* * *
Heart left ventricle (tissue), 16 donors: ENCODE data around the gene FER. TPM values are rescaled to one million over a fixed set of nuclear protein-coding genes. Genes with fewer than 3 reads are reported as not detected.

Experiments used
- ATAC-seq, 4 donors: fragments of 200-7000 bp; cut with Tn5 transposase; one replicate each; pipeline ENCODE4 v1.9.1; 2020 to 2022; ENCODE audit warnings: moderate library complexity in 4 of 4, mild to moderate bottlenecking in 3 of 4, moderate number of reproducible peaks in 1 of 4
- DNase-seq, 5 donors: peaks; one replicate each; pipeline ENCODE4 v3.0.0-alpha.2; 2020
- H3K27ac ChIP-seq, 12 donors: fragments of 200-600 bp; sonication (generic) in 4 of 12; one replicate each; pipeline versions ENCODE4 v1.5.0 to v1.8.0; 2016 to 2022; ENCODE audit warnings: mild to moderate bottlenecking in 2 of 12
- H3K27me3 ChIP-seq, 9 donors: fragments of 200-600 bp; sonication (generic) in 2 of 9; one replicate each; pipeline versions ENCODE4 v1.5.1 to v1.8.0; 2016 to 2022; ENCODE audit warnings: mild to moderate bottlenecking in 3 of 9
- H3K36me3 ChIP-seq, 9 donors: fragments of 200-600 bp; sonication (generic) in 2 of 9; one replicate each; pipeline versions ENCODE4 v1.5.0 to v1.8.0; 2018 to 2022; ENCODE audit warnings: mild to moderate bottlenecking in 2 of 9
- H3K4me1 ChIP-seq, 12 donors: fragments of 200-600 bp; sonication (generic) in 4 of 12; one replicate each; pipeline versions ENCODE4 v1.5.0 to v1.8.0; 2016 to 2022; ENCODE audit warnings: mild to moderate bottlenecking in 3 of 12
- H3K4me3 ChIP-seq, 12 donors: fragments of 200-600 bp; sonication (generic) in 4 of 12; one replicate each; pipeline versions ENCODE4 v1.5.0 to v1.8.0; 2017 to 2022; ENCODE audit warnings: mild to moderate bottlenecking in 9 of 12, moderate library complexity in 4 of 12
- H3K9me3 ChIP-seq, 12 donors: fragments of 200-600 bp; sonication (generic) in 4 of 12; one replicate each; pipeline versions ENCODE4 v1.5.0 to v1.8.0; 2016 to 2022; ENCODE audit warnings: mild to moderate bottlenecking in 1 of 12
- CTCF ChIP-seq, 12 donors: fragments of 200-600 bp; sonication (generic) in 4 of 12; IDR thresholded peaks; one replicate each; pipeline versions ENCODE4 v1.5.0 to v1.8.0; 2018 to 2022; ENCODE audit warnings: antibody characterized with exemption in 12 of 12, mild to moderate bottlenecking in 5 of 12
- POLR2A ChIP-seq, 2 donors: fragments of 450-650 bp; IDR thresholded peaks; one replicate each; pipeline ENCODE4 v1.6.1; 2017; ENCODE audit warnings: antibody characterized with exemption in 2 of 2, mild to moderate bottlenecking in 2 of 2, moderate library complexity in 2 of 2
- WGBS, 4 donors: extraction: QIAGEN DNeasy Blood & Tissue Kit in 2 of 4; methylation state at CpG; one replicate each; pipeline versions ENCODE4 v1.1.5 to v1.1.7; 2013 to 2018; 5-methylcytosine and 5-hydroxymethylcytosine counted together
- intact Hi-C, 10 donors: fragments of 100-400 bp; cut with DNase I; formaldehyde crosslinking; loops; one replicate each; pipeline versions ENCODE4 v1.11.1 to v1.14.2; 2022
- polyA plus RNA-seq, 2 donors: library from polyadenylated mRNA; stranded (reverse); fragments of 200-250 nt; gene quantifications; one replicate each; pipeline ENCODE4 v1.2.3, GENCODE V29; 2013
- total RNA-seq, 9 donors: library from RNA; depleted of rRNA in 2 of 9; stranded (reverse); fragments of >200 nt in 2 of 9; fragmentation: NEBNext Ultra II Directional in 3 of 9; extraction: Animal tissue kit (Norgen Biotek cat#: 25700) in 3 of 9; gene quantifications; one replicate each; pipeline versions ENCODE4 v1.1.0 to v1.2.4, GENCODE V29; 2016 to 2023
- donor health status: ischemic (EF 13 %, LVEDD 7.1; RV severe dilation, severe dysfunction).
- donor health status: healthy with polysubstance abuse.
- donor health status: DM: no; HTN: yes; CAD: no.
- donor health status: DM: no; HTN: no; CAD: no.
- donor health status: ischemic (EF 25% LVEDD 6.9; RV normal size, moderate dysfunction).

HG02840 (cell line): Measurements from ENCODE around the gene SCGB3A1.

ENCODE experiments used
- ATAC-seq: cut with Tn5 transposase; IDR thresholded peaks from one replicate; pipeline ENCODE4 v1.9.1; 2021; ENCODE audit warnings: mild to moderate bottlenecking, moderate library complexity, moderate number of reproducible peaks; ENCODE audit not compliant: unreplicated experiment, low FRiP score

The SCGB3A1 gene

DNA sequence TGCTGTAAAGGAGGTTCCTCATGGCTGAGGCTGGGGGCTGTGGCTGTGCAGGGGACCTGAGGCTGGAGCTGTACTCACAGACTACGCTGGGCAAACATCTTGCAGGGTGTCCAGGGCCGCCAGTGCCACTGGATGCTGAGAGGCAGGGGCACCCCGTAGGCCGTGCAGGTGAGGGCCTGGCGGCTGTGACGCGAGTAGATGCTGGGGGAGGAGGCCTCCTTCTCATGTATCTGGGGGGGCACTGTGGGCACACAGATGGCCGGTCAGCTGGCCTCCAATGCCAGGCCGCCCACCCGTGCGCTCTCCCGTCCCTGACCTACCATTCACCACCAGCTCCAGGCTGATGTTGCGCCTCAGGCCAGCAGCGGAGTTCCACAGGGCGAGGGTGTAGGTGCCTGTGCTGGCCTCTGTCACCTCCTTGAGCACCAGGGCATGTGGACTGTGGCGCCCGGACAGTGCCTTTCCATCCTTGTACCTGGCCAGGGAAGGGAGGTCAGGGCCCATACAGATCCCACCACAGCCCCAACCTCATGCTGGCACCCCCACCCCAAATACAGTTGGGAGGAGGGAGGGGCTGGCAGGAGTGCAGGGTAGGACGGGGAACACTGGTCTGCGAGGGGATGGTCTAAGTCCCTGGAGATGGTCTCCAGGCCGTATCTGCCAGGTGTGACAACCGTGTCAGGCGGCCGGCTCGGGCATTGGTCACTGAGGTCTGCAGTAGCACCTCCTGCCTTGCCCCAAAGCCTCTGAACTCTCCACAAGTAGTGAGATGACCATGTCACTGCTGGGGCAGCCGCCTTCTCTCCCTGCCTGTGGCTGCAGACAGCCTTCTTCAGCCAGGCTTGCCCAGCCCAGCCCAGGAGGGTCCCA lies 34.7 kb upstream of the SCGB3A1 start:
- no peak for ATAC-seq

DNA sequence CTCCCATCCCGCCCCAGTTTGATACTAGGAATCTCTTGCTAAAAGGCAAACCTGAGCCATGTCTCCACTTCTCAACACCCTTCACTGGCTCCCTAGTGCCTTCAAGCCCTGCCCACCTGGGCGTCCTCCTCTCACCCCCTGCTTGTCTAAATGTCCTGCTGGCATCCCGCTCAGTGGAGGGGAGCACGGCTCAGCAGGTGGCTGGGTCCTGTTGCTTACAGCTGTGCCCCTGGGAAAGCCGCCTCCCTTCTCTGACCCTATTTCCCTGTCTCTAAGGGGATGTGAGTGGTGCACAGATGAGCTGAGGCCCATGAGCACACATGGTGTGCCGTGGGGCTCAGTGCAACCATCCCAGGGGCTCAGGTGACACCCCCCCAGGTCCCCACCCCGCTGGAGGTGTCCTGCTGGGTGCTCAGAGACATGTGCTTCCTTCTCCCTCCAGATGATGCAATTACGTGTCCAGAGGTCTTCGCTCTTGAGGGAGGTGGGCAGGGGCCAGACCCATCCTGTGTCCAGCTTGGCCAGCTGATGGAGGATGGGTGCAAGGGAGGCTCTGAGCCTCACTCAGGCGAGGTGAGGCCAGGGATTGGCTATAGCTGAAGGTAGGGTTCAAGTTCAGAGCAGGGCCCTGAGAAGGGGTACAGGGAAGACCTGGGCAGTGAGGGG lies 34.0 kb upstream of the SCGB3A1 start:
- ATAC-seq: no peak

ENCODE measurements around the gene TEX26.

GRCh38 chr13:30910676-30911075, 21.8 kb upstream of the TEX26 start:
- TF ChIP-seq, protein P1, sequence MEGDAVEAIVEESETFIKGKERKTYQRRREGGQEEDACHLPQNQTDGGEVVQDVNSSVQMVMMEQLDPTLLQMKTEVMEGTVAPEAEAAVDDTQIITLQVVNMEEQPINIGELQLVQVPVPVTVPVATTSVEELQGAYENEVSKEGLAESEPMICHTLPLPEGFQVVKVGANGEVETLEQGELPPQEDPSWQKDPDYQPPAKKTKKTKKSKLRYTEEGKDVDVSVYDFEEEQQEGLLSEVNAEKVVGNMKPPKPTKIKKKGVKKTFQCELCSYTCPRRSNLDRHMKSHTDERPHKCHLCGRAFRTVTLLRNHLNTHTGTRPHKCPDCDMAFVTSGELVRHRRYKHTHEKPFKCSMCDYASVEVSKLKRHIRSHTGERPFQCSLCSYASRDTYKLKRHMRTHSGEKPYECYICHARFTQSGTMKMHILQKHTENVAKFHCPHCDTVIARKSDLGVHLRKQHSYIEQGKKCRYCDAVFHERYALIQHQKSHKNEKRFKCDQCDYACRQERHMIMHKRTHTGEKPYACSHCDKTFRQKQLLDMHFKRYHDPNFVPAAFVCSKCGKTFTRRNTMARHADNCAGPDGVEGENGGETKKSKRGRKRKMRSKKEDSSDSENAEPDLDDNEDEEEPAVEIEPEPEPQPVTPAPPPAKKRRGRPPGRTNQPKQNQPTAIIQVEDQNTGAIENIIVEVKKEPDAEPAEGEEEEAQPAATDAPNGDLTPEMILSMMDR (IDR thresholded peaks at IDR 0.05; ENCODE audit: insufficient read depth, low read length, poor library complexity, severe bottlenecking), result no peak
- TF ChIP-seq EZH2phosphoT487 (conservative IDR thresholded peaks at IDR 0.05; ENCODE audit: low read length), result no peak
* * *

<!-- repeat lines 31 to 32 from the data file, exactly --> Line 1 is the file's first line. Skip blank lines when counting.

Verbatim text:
GRCh38 chr13:30910676-30911075, 21.8 kb upstream of the TEX26 start:
- TF ChIP-seq, protein P1, sequence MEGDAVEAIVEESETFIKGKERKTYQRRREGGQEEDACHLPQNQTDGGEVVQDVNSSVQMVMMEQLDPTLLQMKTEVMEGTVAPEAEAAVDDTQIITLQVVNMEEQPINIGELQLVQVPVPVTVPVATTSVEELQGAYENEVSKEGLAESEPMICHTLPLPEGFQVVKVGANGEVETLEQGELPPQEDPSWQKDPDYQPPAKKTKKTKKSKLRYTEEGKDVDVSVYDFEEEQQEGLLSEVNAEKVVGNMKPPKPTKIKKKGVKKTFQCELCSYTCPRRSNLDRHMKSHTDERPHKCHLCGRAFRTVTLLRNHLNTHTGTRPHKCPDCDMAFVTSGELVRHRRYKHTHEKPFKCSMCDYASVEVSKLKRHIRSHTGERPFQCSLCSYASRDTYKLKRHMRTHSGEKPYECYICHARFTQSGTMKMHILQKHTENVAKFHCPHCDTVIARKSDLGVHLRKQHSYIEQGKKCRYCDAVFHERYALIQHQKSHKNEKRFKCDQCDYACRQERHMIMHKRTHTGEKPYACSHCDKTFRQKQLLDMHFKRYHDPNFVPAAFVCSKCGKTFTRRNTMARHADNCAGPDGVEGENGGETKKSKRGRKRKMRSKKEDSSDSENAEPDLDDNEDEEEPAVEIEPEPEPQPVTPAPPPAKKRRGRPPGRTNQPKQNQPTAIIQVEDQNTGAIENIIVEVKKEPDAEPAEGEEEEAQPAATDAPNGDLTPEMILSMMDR (IDR thresholded peaks at IDR 0.05; ENCODE audit: insufficient read depth, low read length, poor library complexity, severe bottlenecking), result no peak